Paul makes this process of “recasting” even clearer by saying that we become new if we transform our way of thinking. What has been introduced here with “way of thinking” is the Greek term “nous”. It is a complex word. It may be translated as “spirit”, “sentiments”, “reason”, and precisely, also by “way of thinking”. Thus our reason must become new. This surprises us. We might have expected instead that this would have concerned some attitude: what we should change in our behaviour. But no: renewal must go to the very core. Our way of looking at the world, of understanding reality all our thought must change from its foundations. The reasoning of the former person, the common way of thinking is usually directed to possession, well-being, influence, success, fame and so forth. Yet in this way its scope is too limited. Thus, in the final analysis, one’s “self” remains the centre of the world. We must learn to think more profoundly. St Paul tells us what this means in the second part of the sentence: it is necessary to learn to understand God’s will, so that it may shape our own will. This is in order that we ourselves may desire what God desires, because we recognize that what God wants is the beautiful and the good. It is therefore a question of a turning point in our fundamental spiritual orientation. God must enter into the horizon of our thought: what he wants and the way in which he conceived of the world and of me. We must learn to share in the thinking and the will of Jesus Christ. It is then that we will be new people in whom a new world emerges."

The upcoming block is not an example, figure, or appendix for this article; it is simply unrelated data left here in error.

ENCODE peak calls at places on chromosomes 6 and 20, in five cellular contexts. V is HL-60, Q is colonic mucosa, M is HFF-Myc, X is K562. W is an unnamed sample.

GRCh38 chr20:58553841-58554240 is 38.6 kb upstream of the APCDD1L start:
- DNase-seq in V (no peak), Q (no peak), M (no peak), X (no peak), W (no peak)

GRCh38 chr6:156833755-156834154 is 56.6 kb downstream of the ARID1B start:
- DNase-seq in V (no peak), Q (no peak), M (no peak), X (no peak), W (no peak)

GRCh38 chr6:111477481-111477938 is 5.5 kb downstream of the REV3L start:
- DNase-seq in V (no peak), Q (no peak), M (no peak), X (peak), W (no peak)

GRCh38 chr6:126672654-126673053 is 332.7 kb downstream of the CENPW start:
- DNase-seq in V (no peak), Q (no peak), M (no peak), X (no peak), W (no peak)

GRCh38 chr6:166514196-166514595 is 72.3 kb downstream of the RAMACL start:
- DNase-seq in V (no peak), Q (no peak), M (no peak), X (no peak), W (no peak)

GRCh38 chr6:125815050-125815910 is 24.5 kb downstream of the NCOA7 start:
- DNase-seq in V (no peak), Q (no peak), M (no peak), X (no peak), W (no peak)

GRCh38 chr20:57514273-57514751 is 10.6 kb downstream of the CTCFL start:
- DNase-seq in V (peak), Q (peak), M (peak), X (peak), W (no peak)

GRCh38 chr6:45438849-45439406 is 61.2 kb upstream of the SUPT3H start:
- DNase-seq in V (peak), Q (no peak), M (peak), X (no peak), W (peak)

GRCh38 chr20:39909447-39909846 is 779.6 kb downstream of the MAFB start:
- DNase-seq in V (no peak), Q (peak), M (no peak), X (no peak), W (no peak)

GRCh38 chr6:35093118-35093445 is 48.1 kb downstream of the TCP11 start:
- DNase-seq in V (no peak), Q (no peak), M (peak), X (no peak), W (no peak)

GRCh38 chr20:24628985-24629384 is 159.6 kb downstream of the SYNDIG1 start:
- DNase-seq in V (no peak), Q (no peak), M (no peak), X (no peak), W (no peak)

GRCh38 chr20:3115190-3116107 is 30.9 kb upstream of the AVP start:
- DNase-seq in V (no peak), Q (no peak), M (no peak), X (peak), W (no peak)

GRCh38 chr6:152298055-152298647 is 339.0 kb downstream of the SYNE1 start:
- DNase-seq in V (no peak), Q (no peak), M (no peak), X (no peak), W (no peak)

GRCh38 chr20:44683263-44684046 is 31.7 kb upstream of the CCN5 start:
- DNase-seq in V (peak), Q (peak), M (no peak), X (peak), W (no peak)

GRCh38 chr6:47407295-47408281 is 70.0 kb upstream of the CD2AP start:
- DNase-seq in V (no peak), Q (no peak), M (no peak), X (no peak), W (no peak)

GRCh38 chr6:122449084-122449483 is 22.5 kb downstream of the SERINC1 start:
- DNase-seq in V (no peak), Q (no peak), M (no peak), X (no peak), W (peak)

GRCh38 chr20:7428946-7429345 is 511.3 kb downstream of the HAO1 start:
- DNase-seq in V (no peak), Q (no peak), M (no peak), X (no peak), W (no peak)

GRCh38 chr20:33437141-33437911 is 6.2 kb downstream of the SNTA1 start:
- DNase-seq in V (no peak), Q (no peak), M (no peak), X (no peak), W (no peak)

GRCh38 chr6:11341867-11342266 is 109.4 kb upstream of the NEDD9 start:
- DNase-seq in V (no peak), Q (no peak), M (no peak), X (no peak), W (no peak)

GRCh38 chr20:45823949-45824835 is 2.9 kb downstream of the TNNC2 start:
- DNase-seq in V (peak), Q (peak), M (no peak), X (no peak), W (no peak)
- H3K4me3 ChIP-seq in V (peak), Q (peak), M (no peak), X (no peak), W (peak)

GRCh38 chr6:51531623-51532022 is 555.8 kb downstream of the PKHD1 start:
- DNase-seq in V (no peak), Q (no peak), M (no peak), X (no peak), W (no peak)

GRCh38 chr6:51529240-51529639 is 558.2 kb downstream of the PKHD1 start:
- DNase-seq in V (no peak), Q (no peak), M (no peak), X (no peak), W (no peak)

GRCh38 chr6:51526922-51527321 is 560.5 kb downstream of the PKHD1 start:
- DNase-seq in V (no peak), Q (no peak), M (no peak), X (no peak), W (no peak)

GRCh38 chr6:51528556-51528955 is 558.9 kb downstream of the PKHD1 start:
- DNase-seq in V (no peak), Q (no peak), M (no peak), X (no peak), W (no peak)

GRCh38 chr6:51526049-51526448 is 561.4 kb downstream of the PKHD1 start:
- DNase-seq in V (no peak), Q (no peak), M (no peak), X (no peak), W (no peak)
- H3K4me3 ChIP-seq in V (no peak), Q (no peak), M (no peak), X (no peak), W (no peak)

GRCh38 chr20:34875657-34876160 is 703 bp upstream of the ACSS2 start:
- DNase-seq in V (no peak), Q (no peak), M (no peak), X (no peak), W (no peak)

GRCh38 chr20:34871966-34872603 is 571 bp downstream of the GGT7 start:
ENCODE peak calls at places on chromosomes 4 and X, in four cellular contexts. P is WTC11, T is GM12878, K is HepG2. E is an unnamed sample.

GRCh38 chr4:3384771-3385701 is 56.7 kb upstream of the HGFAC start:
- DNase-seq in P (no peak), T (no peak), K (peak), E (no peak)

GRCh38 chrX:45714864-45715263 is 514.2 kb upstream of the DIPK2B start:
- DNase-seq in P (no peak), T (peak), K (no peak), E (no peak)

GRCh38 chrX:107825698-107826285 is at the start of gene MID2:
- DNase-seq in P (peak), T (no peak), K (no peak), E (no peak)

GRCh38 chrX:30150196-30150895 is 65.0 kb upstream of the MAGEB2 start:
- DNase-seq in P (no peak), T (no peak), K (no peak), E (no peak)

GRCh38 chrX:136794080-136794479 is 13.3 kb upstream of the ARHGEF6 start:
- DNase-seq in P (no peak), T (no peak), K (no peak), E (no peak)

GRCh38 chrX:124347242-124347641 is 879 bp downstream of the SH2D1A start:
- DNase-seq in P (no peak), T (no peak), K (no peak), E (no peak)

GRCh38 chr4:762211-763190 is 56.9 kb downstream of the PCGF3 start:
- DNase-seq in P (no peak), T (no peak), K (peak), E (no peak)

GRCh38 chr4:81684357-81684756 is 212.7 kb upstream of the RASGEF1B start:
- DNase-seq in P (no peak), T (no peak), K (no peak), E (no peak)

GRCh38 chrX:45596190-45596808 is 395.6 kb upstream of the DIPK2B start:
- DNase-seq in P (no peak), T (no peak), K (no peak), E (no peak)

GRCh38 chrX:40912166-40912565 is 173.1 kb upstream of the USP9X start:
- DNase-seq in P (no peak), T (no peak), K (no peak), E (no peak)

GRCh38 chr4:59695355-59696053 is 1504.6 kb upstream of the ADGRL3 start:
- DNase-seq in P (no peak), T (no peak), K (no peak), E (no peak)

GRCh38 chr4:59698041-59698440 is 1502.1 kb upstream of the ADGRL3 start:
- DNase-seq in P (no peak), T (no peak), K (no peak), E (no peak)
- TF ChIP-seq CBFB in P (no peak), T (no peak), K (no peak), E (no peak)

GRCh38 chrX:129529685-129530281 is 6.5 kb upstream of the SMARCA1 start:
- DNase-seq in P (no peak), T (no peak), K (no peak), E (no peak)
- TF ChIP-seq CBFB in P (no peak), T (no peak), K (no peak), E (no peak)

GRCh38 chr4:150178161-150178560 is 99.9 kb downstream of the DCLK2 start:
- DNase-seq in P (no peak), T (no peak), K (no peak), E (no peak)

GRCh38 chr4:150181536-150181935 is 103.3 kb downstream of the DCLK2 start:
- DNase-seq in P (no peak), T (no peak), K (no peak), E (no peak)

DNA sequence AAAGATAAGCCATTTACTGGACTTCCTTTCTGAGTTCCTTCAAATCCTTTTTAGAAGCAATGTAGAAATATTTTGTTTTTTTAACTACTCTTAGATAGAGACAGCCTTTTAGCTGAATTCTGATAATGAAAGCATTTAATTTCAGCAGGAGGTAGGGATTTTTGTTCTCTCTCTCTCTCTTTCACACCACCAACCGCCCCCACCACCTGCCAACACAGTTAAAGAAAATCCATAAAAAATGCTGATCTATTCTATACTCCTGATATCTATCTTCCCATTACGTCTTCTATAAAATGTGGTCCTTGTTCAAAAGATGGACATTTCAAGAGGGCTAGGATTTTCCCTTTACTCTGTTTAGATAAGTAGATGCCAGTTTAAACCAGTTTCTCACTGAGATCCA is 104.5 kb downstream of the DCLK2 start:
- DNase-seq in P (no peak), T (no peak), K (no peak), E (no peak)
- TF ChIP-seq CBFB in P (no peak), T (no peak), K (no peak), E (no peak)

DISCLAIMER: The views and opinions expressed in these forums do not necessarily reflect those of Catholic Answers. For official apologetics resources please visit www.catholic.com.